The asynchronous HTTP interface provides methods for transcribing audio via non-blocking calls to the service. You submit the audio and the service will call you back when it is done processing the results. This is just perfect for our serverless environment and another good use case for serverless platforms. The OpenWhisk action can send the audio file to Watson Speech to Text and once Watson is done, another action can act as the callback to process the results.
Here goes for Step 2. Off to processing this transcript now!
Analyze the transcript with Natural Language Understanding
Natural Language Understanding is a collection of natural language processing APIs that help you understand sentiment, keywords, entities, high-level concepts and more. We simply need to send the transcript to Natural Language Understanding to get entities, concepts, sentiment in return. Entities and concepts may have links to additional online information attached to them. Always more insights to leverage in your apps.
And if we were to pass the transcript to Watson Personality Insights or Tone Analyzer, we would gather even more insights on the video. Basically any text-based API can contribute to our search for dark data hidden in videos.
Join us at InterConnect 2017
I will be at InterConnect, together with my colleague Ram Vennam, to go into deeper details on Dark Vision and how it uses OpenWhisk and Watson. Our session runs twice on Wednesday, March 22nd. Join us to chat serverless, Watson and Bluemix.
As of this writing, the development is happening in the audio branch of the IBM-Bluemix/openwhisk-darkvisionapp project on GitHub. Chances are by the time InterConnect comes everything will get merged back into the master codebase.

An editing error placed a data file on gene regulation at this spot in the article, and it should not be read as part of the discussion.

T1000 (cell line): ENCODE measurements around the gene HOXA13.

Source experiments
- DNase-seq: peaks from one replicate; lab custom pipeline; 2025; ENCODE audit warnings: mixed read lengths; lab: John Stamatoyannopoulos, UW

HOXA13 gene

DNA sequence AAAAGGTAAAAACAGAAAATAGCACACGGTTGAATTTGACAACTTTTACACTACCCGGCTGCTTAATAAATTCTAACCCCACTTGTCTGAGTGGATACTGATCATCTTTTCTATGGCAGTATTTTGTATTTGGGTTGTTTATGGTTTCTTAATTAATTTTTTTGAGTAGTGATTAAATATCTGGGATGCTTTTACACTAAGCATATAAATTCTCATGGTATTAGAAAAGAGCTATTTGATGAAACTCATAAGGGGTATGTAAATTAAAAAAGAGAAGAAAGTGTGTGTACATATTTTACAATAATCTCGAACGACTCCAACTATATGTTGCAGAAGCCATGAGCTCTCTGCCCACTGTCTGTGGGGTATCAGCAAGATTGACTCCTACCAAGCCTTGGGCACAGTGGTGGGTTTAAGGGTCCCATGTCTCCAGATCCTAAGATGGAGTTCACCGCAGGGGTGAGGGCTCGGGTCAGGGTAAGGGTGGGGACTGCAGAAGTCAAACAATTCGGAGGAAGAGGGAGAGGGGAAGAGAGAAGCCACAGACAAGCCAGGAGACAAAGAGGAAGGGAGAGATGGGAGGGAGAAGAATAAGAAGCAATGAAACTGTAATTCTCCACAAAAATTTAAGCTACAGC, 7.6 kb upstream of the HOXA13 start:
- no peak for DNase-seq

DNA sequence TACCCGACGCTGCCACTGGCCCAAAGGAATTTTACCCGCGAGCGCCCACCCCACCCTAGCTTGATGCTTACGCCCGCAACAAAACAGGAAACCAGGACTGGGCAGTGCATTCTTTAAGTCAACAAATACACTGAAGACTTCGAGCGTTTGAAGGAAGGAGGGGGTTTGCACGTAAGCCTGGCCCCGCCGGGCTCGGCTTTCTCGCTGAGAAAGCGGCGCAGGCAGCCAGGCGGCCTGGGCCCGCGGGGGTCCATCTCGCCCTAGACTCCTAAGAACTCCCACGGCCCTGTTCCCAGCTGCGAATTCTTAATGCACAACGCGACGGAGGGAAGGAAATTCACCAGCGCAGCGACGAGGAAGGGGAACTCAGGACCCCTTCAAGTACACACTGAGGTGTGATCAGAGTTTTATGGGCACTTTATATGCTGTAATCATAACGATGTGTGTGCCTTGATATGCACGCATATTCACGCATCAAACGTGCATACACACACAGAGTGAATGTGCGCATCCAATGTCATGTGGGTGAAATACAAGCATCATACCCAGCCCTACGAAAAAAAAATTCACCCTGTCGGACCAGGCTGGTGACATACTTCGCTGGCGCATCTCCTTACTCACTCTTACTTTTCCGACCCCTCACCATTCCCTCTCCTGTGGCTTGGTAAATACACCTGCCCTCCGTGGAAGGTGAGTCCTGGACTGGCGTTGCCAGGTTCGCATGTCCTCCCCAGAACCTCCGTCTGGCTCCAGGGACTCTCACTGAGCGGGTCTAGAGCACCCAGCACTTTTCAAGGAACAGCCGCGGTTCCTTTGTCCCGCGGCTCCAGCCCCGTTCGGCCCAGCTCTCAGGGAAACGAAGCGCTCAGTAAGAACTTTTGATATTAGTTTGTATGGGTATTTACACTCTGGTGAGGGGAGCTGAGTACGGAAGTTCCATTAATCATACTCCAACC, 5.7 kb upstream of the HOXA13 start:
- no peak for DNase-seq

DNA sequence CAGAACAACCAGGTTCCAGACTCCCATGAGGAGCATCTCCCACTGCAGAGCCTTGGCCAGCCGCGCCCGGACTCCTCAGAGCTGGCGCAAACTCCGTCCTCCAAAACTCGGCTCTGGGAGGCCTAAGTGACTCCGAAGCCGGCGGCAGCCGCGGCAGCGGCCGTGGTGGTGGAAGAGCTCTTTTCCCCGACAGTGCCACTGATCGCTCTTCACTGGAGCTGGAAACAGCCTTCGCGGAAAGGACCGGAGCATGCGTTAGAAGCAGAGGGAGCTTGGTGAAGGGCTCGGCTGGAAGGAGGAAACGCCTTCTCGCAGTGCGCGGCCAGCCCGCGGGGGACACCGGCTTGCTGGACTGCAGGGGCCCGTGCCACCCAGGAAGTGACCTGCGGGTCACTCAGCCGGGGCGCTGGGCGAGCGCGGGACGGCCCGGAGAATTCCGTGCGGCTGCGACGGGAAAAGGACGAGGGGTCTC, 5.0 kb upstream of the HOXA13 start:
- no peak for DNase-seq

If you are living on the edge, detailed instructions on how to deploy this app with Bluemix are available in the project on GitHub. Make sure to switch to the audio branch – and if you don’t see it, it means the merge happened already. 🙂
It seems like pretty much everyone is using VMware ESXi virtualization nowadays. In this article, I'll cover how to mount IBM Cloud Block Storages onto this popular hypervisor using the iSCSI protocol.
IBM MobileFirst Platform Foundation powers many on-premise customers in more than 50 countries, delivering the best-of-the-best apps and serving a large number of users. IBM Cloud Mobile Foundation Service offers all the same capabilities available in on-premise MobileFirst Foundation, with the additional benefits of fully managed service with instant deployment and scale-out option.
This multi-part blog series is going to walk you through some of the key architectural considerations and steps for building messaging solutions with Apache Kafka or IBM Event Streams for IBM Cloud. This series will be helpful for developers, architects, and technology consultants who have a general understanding of Apache Kafka and are now looking toward getting deeper into evaluating and building messaging solutions.